PLAYERS routinely spend entire careers without tasting success at Celtic Park but Andrew Driver must be inclined to wonder what the fuss is all about.
By the age of 24, the Hearts winger has already toasted victory in the east end of Glasgow on three occasions. He was just a teenager back in April 2007 when he scored during a 3-1 victory which disrupted Celtic's title celebrations, prior to twin league cup victories in the space of three years, the most enduring image of which came in October 2009 when poor Stephen McManus was so tormented while tracking Driver as he took the ball for a wander late on that he just about swatted him into the proverbial row Z.
"You can still find it on YouTube if you type in 'the latest tackle ever'," Driver said. The very geometry of the ground seems to compliment the player's abilities. "I have won a few at Parkhead, but there have also been a few drubbings," the Oldham-born player added. "I remember some good nights – we beat them in the CiS Cup and we won on the last day of the season when they were celebrating the league trophy. The fact it is a big pitch and there is more space has helped me. I have fond memories and I am looking forward to going back to hopefully make some more."
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"My favourite was the one when we beat them 3-1 in 2007," he added. "I scored that day and it was my first real time at Celtic Park. It was a massive experience and one I won't forget. A lot of the boys in the squad were a part of those wins so we know what is needed to go there and get a result. We know we can do it, but it doesn't make it any easier. They will be flying coming off a great result in Europe. I watched the game and they did very well."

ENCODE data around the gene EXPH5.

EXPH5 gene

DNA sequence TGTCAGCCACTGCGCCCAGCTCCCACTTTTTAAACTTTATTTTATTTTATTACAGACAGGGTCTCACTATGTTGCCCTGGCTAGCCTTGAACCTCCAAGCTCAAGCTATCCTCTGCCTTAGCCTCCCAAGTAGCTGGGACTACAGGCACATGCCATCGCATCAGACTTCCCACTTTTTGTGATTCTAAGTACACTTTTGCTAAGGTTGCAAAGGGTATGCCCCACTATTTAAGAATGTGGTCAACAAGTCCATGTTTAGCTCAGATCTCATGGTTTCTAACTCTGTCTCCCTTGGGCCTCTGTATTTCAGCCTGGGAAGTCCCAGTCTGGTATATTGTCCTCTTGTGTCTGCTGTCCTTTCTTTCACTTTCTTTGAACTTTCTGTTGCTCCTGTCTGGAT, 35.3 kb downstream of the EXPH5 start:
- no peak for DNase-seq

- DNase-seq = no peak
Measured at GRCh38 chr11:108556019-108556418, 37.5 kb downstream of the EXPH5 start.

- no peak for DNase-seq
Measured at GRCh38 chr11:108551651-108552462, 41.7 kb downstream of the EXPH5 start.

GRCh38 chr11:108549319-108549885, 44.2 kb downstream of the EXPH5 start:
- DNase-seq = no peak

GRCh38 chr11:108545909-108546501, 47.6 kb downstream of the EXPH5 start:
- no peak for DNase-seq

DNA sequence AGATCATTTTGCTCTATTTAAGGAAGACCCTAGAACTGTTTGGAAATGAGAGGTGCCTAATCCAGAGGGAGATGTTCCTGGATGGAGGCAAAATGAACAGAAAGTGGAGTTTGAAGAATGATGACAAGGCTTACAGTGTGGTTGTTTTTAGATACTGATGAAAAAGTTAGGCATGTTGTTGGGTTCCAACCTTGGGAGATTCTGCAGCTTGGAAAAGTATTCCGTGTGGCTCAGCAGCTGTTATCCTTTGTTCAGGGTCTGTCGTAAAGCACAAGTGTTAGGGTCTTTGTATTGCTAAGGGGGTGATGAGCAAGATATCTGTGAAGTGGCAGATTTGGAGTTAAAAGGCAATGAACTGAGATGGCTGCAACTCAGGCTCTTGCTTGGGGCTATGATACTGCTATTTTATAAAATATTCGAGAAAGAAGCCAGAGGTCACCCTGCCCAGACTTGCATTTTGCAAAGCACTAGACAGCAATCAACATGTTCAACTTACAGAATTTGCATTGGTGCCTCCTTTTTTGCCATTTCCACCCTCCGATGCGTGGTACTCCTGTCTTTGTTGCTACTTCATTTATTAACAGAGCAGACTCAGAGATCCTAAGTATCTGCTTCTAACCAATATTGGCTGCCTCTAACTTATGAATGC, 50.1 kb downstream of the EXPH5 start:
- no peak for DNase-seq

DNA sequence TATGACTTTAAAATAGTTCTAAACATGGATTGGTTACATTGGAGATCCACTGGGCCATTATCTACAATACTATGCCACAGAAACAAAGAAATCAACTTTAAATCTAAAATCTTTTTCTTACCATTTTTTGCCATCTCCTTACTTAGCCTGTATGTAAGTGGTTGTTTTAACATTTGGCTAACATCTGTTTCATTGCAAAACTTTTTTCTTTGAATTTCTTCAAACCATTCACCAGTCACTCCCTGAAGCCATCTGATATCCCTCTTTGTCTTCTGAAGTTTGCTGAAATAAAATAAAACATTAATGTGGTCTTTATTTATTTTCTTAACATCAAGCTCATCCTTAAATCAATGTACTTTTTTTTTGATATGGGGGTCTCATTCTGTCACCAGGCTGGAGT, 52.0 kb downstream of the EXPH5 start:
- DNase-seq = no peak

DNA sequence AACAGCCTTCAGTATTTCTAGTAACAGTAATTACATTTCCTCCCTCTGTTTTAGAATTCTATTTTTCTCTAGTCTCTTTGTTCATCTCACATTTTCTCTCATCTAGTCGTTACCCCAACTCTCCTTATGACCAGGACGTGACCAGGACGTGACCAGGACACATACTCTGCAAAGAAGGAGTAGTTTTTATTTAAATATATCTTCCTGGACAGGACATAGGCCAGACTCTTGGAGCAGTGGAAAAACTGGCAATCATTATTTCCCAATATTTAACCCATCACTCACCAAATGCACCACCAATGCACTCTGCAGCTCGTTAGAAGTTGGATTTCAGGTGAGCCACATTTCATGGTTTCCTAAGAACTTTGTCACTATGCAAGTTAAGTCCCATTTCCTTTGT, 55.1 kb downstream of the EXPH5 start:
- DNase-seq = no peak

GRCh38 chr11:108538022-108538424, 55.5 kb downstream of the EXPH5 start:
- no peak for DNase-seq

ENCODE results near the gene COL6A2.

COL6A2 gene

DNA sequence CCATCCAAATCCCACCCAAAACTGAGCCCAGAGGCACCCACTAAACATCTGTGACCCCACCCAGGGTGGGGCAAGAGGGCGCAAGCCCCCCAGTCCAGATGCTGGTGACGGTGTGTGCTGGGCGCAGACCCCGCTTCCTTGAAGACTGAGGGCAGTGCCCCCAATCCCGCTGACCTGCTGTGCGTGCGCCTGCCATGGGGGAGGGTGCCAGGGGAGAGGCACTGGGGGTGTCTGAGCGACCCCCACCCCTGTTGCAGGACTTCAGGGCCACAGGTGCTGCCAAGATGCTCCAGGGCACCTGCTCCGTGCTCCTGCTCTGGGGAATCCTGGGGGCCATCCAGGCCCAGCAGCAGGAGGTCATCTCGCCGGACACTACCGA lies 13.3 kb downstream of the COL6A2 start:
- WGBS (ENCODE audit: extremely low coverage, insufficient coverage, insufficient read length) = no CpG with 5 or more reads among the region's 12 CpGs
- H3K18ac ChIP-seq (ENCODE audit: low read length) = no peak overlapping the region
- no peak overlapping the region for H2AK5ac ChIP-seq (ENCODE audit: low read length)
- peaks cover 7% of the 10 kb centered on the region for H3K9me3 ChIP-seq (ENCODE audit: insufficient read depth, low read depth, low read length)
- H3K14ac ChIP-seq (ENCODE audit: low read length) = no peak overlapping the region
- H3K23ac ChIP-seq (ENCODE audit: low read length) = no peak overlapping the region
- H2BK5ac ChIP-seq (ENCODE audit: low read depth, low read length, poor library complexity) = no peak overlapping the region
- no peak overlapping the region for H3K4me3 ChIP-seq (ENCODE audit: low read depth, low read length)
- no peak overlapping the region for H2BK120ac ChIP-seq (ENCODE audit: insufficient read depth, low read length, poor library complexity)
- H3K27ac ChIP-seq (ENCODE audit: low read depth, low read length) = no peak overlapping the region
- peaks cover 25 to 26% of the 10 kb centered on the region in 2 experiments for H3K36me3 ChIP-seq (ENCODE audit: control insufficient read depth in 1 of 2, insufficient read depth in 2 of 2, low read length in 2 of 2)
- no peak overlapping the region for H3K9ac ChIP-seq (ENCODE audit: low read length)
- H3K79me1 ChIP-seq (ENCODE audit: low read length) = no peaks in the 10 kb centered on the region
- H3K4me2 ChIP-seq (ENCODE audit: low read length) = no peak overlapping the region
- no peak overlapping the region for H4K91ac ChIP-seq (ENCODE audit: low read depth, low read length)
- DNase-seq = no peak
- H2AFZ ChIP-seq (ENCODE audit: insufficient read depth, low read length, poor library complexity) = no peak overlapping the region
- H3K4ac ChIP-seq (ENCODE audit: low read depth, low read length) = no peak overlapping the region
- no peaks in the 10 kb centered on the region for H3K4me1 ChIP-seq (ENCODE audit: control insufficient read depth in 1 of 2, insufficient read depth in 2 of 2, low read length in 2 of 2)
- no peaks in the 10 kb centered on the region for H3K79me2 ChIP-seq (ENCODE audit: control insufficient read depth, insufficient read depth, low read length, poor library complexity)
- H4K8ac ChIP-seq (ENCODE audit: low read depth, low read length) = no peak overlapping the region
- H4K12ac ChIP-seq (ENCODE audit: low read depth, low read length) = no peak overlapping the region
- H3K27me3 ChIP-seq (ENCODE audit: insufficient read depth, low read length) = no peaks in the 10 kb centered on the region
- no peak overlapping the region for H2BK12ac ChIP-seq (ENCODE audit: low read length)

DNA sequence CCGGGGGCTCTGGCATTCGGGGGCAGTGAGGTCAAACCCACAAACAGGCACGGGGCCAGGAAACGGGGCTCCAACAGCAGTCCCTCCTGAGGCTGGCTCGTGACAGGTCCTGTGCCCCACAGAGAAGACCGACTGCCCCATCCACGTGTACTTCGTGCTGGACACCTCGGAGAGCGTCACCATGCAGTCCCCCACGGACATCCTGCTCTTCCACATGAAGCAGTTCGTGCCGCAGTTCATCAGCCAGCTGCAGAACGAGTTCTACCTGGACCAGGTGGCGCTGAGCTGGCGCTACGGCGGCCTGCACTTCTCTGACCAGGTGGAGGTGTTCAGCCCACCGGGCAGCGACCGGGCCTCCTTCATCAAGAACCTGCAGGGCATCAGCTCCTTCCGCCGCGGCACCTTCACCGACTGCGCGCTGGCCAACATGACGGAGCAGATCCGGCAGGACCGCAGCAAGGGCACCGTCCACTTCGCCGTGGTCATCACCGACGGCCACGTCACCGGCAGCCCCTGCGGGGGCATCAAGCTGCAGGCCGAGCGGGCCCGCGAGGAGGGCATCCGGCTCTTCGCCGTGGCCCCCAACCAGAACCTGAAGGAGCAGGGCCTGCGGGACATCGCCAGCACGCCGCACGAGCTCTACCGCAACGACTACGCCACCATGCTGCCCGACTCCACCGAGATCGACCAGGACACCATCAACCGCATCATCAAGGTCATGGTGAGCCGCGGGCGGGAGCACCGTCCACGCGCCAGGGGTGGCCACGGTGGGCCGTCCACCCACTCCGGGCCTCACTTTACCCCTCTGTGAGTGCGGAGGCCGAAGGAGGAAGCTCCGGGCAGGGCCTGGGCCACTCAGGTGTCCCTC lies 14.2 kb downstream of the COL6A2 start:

Throw in a controversial William Hill Scottish Cup semi-final victory in the teams' last meeting, and the absence of an Old Firm derby on the 2012-13 fixture list, and today's match contains all of the ingredients to be one of the year's more dramatic domestic games. Hearts will feel they are doing the rest of the league a turn if they can keep Celtic among the pack for another week or two, but they also need to do themselves a favour. After a promising start, Hearts have dropped to the wrong end of the congested SPL table, but at least Driver knows exactly what it will take.
"The key is keeping it tight at the back and not being afraid to have a go," he said. "We have guys like Arvydas Novikovas and Callum Paterson, and they have a lot of pace on the counter. We have to be confident and the longer you go without allowing them to score the better. You have to ride your luck and we did that a bit when we beat them in the semi-final of the Scottish Cup last year. Everybody expected Celtic to run away with it, but that hasn't been the case and we can take confidence from that."